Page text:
January 2019 Message for Congregations and Lay and Rostered Leaders
Dear Beloved of God –
“In the time of King Herod…,” that’s how the story begins.
“In the time of King Herod….” He built monumental structures including the Second Jewish Temple, the mountaintop palace at Masada and the palatial Herodium complex whose desert palace included a grand residence, a theater and large pools, baths and gardens. When his position was seemingly threatened, he did not hesitate for a second but had his wife killed and at least two of his sons.
“In the time of King Herod….” He dominates the story. Of the twelve verses of the Epiphany Gospel, Matthew 2:1-12, he controls the action in ten of them. He rules a world dominated by his authority, his power, his ruthlessness.
King Herod so rules over the world, over this story, that it would be easy to miss the good news of the birth of an infant for it is almost buried, almost hidden, almost veiled in the reality dominated by Herod.
It is no wonder then that he, and all of Jerusalem with him, are stunned by the arrival of wise men from the East who come to Jerusalem wishing to pay tribute to a “child who has been born king of the Jews.” It frightens him, and all Jerusalem and he moves quickly to control, to assess, to dominate calling the religious leaders together and then secretly meeting the wise men.
And later we will learn that Herod had been fooled by these wise foreigners – fooled but not beaten. He fights back as cruelty does and has all the infants slaughtered.
“In the time of King Herod….”
This is not an easy, gentle story – but the gospel writer, Matthew’s witness, does not shy away from recognizing that the good news of Jesus – of the birth of the Christ-child, “the king of the Jews” is surrounded by, it is immersed in, harsh reality. And that beneath this reality as defined by Herod – almost hidden, almost veiled – is the truth.
Foreigners arrive in Jerusalem with wealth to place at the crib of a Jewish baby. And, in this act of homage, they become the first to see what God is up to in the birth of this infant. An epiphany which means something like manifestation, or unveiling, or revealing the truth. That the steadfast love of God is met in the flesh and blood of Jesus, born of Mary and that it is veiled, revealed in weakness, hidden in poverty, seen in helplessness.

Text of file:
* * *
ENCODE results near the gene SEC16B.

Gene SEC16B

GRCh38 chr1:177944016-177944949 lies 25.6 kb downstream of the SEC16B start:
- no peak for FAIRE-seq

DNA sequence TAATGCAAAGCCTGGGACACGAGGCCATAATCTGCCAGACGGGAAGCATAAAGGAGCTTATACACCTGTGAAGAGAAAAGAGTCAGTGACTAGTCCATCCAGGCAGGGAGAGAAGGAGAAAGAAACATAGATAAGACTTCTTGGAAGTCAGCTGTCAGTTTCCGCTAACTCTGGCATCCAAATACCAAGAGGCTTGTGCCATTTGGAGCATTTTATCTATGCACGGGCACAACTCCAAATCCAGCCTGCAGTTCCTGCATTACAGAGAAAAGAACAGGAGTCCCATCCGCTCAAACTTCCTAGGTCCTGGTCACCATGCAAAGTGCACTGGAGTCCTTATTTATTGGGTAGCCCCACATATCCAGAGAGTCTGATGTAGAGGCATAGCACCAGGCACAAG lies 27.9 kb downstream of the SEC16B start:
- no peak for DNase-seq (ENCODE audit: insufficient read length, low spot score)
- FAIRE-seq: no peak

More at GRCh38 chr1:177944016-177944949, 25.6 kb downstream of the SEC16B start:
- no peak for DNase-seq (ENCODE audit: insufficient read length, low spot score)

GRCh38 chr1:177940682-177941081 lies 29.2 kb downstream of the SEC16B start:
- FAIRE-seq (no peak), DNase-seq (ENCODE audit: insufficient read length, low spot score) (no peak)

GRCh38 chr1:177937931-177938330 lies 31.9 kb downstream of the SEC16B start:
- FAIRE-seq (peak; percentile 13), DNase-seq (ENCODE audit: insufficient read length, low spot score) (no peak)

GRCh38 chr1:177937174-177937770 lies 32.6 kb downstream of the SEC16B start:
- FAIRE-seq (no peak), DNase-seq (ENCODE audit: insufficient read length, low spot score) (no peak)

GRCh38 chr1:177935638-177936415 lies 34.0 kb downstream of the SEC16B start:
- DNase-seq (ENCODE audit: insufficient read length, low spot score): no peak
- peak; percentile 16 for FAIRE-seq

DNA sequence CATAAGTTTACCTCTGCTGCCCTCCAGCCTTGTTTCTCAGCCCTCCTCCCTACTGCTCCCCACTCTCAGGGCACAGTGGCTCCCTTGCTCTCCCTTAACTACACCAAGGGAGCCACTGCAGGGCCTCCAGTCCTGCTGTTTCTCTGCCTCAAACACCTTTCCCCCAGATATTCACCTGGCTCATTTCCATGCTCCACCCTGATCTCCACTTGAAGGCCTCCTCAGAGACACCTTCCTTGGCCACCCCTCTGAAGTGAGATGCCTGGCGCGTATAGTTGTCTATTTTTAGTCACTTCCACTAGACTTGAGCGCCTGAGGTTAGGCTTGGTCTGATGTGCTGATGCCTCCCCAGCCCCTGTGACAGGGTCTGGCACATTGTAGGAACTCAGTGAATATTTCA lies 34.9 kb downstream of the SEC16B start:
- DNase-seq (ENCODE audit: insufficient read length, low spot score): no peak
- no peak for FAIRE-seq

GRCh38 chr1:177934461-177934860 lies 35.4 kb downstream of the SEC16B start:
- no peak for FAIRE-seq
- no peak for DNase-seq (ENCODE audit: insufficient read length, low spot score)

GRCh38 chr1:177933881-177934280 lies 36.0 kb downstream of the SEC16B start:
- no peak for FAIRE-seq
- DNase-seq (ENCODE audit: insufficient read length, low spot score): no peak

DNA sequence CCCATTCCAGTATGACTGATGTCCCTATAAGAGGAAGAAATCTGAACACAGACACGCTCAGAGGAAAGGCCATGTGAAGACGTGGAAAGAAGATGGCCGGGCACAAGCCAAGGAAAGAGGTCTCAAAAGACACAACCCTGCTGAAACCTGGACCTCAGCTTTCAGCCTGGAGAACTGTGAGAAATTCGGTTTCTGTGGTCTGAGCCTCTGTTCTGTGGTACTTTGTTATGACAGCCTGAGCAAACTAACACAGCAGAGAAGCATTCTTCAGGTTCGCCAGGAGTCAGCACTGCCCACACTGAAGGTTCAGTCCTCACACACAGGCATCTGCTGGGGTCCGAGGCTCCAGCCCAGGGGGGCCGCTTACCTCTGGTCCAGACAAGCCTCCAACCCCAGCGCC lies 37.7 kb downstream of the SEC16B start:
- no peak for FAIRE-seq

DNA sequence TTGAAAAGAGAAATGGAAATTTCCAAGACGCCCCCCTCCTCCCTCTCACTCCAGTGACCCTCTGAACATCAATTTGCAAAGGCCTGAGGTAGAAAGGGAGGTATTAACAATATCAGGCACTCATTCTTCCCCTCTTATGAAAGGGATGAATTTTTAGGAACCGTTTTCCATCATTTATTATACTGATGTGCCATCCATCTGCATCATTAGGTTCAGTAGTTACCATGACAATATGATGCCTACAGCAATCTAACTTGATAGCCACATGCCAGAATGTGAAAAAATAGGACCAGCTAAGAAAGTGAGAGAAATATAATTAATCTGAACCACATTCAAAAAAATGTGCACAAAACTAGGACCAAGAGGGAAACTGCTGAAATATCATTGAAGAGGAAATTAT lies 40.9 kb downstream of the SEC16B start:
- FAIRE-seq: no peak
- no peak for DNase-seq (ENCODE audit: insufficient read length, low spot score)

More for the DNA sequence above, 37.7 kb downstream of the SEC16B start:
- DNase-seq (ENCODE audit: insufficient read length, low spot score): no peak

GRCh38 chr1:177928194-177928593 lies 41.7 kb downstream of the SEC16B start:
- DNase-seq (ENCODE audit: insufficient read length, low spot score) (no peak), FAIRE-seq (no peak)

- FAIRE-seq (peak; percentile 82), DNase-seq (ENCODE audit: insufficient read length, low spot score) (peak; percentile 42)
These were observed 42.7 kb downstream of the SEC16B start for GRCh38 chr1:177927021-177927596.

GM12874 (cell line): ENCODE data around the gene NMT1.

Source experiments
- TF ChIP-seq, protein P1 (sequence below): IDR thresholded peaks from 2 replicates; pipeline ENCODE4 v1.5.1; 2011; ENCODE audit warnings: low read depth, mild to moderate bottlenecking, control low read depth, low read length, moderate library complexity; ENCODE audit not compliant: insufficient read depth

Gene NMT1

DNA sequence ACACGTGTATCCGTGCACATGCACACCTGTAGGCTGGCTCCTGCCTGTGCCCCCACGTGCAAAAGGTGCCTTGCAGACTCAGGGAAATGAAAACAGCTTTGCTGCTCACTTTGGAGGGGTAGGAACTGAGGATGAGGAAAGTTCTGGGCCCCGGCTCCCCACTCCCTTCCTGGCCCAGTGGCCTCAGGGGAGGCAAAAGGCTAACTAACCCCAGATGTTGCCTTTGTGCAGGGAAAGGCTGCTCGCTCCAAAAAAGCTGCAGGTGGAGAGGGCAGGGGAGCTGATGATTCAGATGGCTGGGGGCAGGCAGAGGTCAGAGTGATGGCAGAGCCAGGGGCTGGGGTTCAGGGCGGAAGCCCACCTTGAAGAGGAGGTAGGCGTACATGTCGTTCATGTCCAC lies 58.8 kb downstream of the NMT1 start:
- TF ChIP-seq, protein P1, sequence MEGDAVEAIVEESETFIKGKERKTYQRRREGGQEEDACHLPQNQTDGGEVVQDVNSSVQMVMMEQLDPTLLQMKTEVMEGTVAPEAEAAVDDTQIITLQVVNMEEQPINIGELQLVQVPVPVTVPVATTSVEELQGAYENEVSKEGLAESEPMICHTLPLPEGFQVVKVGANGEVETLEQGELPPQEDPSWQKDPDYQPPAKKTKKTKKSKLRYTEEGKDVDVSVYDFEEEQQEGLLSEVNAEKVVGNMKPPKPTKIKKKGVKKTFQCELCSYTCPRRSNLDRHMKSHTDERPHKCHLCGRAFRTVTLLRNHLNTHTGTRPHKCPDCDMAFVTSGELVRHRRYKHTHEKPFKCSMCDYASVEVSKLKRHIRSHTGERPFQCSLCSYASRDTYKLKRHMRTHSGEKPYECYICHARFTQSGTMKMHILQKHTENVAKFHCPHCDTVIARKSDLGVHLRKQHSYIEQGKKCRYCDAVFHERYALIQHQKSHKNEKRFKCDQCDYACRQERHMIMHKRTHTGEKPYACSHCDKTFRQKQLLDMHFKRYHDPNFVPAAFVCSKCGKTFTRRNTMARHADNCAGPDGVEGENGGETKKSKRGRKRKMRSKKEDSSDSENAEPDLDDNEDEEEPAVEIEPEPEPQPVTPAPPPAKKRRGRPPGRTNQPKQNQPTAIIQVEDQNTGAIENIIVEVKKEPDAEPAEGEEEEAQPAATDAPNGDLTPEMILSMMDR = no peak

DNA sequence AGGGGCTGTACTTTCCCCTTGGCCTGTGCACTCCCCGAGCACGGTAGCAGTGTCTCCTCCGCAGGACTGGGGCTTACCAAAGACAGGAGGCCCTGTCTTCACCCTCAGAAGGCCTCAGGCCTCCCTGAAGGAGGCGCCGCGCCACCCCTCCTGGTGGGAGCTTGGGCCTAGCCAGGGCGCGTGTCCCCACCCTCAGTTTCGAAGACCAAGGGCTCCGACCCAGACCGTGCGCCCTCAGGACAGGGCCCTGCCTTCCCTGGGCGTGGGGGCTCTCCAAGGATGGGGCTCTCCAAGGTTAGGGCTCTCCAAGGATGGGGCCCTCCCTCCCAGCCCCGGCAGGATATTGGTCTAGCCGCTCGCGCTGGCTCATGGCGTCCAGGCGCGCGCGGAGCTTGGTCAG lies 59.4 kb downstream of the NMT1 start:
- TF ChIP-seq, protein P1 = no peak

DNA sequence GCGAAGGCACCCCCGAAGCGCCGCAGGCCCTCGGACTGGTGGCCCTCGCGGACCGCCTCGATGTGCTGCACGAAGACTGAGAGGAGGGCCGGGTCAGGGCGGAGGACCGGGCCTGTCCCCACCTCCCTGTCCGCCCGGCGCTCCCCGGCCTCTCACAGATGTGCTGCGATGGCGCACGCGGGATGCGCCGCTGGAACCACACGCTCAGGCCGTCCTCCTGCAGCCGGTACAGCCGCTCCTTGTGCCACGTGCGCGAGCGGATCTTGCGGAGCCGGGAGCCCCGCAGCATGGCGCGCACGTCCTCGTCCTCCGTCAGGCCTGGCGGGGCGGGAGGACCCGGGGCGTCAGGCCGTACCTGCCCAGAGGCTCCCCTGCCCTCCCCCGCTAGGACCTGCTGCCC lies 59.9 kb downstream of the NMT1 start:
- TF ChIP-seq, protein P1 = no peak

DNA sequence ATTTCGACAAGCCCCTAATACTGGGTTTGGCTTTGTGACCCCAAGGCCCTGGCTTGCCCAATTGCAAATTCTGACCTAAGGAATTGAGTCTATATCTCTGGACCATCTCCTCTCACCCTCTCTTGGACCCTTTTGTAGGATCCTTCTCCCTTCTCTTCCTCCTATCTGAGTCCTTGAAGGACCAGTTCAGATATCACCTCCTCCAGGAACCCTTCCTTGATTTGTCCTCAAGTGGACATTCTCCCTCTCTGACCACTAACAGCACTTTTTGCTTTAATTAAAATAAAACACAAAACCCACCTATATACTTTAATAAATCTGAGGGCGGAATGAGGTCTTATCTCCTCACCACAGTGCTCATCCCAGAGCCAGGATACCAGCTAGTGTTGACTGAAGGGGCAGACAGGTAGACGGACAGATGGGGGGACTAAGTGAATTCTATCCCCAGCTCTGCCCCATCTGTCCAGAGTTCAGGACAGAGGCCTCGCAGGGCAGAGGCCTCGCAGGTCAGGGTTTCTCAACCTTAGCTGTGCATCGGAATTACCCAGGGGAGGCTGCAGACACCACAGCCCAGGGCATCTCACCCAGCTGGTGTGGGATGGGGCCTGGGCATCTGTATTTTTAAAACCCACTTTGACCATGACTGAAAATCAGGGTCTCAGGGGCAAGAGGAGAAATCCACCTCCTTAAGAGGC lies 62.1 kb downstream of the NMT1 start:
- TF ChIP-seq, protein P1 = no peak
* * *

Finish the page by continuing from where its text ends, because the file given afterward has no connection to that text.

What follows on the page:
The gospel writer’s witness invites us to see that the epiphany is not obvious. Rather, it is fragile, tenuous, dreamlike, as vulnerable as an unnoticed baby in a god-forsaken little village, witnessed to by foreigners, in a land ruled by Herod.
And this is where we find ourselves. For if we are to be a people who seek to be disciples of Jesus Christ, “in the time of King Herod,” then we are invited to see God at work in the hidden, veiled, fragile, tenuous, vulnerable, weak, poor; in people and places and events one would hardly notice at all.
For what child is this whose epiphany is so quiet, so unobtrusive, little more than a whisper and yet this one is known, is revealed in the sharing of a little piece of bread and a sip of wine?
For what child is this whose epiphany is so fragile, so veiled, in a village fifteen kilometers from the center of power in Jerusalem and yet this one is baptized, and we are ourselves, baptized in the name of the Father, and of the Son, and of the Holy Spirit, are named and claimed children of God?
For what child is this whose birth in a manger is witnessed hardly at all, and who is killed on a cross embracing the whole world. A story from start to finish surrounded by loss and grief and yet a story that ends in surprising, new life?
“In the time of King Herod….” And soon this family will be running to Egypt.
God give us eyes, new eyes, to see You at work among us. And then nurtured in the water and the Word of our baptism, nourished in the communion meal, and upheld in community move us to action for the fragile, tenuous, vulnerable, weak, poor.
In Christ Jesus – Shalom,
+Bishop Larry Kochendorfer
“The God of hope fill you with all joy and peace in believing, so that you may abound in hope by the power of the Holy Spirit.” (Romans 15:13)